PBX vs VoIP: What’s the Difference and Which is Right for My Business?

shutterstock_54558844One of the biggest expenses for any business is phone calls. Businesses are always looking to reduce their communication costs and with new technologies, such as VoIP (Voice over Internet Protocol), there are now real alternatives to the traditional PBX (Private Branch Exchange).

So, if you are looking for ways to simplify your phone system and reduce your costs but are not sure where to start, here is a rundown on what each system has to offer and which one might be best for your particular situation.

What is a PBX?

PBX is a private telephone network used within a company and most large businesses have been using this phone system for many years. It is an internal switchboard that routes multiple calls to their correct destinations.

PBX has always been useful for large enterprises, with multiple departments and extensions, and because it is expensive, it has generally been beyond the reach of most SMEs.

The main functions of a PBX are to provide:

  • A single access point (and number) through which incoming callers can reach any person in the business
  • Receptionist services, such as on hold music, customised on hold messages and voice direction through a menu of options
  • Call management features, such as message recording, internal call transfers and automatic call distribution (ACD), where incoming calls are distributed to the next available operator.

What types of PBX are there?

There are four main types of PBX, each with their own strengths and weaknesses:

  1. Traditional PBX – Traditional PBX uses analogue phone lines to route calls, but initial equipment and ongoing maintenance costs can be high.
  2. IP PBX IP PBX is a PBX that routes VoIP calls, rather than analogue calls and is an upgrade from a traditional PBX. While initial setup costs are still high, call costs are much lower and the number of lines you can have is only limited by the amount of available bandwidth.
  3. Hosted PBX Hosted PBX is an IP PBX that is hosted by an offsite service provider. The advantage is no initial setup costs, no hardware to maintain and one low monthly fee.
  4. Virtual PBX – Virtual PBX is an IP PBX that is not a hosted but rather an automated PBX in the cloud. It is cheaper than a hosted PBX but offers fewer features, making it better suited for small businesses with fewer employees.


A traditional PBX and a VoIP-based phone system each have their own pros and cons. Large businesses that have used a traditional PBX for many years, often opt to stay with this system because it is more expensive to install a whole new system than to maintain the one they have.

A traditional PBX also offers a large range of features, some of which are not always available with VoIP systems, unless you pay extra for them.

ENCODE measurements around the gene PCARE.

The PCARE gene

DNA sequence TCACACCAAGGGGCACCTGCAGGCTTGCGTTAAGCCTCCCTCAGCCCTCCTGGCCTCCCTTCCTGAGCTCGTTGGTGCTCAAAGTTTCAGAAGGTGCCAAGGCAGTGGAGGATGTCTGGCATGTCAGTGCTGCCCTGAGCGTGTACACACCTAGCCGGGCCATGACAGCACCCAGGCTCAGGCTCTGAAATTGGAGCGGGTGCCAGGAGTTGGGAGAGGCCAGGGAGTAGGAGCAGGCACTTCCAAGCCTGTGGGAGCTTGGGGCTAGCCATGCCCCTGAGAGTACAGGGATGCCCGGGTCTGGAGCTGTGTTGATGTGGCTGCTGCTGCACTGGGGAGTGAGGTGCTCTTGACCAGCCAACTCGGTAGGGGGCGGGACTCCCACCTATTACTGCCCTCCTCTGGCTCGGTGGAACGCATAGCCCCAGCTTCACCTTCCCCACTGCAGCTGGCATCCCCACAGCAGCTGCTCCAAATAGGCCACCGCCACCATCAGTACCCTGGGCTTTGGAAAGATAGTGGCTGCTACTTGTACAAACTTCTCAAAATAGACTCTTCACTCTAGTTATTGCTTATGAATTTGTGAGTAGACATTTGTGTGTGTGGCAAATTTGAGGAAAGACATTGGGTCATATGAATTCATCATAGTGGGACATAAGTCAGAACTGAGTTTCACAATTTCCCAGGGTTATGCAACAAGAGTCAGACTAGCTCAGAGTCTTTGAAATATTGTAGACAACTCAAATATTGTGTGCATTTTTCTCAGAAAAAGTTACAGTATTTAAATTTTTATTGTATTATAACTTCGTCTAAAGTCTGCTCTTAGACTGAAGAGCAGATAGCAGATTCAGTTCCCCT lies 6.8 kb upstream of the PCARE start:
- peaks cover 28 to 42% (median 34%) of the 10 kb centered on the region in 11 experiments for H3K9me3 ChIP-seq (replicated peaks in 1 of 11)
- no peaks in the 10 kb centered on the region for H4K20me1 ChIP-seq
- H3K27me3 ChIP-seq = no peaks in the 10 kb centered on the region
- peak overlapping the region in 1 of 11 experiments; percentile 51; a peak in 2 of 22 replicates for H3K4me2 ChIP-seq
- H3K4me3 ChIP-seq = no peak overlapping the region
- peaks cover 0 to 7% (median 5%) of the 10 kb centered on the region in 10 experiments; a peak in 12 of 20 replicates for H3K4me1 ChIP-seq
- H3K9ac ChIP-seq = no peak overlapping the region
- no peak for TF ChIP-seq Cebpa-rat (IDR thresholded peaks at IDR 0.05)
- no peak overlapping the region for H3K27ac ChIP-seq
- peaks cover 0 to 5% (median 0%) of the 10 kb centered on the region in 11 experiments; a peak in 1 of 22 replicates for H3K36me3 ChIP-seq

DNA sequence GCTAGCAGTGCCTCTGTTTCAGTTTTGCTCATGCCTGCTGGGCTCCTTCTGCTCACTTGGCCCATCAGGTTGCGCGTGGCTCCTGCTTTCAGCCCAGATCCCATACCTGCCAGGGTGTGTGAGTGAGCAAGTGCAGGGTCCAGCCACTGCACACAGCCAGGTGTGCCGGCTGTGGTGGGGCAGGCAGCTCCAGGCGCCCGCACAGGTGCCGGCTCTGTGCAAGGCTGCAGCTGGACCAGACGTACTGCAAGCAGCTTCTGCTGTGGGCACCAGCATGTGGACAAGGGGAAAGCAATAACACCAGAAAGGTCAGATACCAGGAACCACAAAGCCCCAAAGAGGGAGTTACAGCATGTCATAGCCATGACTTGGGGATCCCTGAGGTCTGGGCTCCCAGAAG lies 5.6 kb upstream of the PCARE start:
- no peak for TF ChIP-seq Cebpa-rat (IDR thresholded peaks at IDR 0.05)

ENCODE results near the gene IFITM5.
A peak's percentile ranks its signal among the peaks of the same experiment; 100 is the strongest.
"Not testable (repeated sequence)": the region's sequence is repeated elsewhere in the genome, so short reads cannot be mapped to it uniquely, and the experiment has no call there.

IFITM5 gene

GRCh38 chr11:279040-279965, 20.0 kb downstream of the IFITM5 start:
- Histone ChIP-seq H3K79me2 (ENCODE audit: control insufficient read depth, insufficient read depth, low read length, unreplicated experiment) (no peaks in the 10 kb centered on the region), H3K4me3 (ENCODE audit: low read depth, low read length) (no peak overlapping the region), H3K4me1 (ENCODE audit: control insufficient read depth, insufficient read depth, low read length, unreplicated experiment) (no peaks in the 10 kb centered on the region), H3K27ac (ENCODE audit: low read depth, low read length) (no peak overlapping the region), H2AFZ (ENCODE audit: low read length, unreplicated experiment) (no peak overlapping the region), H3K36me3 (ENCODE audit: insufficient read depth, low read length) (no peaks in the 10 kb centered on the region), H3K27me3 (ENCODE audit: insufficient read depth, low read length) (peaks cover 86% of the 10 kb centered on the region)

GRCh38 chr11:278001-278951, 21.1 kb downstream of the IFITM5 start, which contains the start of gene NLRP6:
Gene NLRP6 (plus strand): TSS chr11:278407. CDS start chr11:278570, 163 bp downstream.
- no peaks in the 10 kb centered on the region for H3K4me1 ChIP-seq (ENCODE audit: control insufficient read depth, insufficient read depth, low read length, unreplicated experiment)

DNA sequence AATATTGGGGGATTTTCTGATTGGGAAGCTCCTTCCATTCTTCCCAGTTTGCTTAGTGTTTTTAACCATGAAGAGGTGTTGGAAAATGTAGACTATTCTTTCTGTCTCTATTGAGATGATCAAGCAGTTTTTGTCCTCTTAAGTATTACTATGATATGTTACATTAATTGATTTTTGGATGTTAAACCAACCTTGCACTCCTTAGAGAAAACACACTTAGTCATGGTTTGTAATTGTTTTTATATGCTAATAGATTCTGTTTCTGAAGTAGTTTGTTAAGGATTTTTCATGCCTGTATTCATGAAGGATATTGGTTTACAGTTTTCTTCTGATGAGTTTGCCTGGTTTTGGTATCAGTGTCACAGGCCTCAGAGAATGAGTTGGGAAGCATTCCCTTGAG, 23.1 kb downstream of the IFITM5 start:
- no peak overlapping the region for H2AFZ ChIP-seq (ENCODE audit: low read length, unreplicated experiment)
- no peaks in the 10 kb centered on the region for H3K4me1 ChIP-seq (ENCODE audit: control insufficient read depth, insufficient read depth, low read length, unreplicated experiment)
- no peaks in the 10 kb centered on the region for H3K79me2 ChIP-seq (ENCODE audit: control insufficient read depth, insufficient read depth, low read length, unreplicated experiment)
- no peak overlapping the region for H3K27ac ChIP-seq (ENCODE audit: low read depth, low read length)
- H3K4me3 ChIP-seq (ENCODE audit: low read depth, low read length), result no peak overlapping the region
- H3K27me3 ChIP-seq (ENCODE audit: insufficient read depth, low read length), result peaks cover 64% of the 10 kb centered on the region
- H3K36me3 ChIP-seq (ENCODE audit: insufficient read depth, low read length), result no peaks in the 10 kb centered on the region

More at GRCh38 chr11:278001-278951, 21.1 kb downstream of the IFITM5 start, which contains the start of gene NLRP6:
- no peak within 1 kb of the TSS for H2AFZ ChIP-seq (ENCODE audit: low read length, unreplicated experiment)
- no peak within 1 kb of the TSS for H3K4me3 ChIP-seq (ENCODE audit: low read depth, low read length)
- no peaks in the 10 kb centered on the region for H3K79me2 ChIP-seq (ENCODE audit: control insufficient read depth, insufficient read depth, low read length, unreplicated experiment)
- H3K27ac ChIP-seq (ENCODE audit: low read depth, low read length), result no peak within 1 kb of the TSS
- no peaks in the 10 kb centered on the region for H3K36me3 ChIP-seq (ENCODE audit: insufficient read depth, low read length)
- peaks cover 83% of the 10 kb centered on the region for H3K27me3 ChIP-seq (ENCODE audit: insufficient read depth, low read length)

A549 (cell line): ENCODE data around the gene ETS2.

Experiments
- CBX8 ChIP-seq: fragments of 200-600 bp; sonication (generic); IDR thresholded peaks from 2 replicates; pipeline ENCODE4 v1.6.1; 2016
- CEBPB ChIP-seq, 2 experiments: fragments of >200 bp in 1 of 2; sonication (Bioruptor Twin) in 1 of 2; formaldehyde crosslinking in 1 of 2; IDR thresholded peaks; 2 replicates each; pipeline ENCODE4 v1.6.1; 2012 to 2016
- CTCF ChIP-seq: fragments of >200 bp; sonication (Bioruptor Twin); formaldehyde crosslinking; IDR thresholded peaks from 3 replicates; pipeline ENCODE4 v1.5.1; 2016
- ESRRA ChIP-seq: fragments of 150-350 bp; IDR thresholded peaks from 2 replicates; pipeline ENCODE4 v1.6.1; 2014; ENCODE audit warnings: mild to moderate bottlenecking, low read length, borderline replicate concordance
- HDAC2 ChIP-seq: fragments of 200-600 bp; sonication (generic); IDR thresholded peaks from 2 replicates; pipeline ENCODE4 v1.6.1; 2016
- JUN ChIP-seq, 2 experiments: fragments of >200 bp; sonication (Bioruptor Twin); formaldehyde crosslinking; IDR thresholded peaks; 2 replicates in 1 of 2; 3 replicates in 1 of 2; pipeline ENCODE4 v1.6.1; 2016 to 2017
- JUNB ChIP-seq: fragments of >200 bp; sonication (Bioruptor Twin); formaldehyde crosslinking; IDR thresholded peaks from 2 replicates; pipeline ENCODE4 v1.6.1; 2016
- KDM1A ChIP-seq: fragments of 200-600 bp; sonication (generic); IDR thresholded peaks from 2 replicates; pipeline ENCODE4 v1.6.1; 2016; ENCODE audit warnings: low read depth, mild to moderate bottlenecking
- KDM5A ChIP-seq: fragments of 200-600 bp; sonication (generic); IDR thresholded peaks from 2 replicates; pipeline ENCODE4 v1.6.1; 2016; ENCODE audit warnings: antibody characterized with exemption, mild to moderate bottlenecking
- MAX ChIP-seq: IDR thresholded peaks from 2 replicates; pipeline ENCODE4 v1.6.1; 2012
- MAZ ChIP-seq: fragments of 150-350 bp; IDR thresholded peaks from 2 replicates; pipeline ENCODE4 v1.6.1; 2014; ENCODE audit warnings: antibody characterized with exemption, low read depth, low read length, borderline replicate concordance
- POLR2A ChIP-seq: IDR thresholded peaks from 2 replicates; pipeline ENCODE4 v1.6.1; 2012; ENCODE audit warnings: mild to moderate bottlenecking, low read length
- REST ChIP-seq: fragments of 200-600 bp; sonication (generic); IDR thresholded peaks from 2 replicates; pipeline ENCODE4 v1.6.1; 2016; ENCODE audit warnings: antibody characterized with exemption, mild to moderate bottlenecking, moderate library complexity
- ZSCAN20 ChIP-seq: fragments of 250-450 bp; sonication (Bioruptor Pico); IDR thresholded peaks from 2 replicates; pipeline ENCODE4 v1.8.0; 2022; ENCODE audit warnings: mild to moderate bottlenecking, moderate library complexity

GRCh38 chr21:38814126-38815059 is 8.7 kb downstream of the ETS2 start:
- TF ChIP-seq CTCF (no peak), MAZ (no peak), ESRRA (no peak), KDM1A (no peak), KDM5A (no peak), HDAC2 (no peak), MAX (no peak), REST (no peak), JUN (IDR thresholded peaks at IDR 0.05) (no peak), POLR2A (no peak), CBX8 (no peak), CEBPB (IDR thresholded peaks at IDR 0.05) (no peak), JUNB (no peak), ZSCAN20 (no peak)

Until recently, call quality was also distinctly better with traditional PBXs but due to advances in VoIP systems, both now offer virtually comparable call quality.

A good rule of thumb is that if you have more than 20 employees needing connections, then an IP PBX is probably your best bet. Alternatively, if you were a small business, with a small number of employees and had little need for advanced services and features, then a VoIP-based phone system would probably suit you better.

The main advantages of a traditional PBX are:

Features Multiple numbers connected to the one line, call management Voicemail transcription, simultaneous ringing, video chat, customer management tools
Call quality Good Excellent
Call reliability Good Excellent
Cost High setup cost Low setup cost and very cheap cost per call
Scalability Limited amount of lines As many lines as your bandwidth will allow can be added
Maintenance High maintenance Low maintenance due to software-based nature
Accessibility From any mobile device, wherever you are From any mobile device, wherever you are

While there seem to be more advantages to a VoIP system, the kind of phone system you opt for really comes down to the size and type of business you are running and the type of infrastructure you already have in place.

For large businesses with a traditional analogue PBX and the need for advanced call-handling features, it might be worth upgrading to an IP PBX, in order to at least reduce your call costs. You would still have to pay for new equipment, but the long-term benefits of much cheaper calls would soon offset the initial expense.

Another option would be to look at a hybrid PBX; one that incorporates both analogue and VoIP endpoints in order to reduce costs.

A blending of on-premises and virtual systems is another option. If you choose a service provider that runs the same software on both its dedicated server and its virtual service, then your office can be connected to the dedicated server, while your outlying branches connect through the cloud. This creates a uniform experience, regardless of which technology is used.

On the other hand, if you are a small business with few employees and you require only basic features, such as voicemail, then a virtual PBX would probably suit you best, as it is cheap, maintenance-free and can be accessed from wherever you are.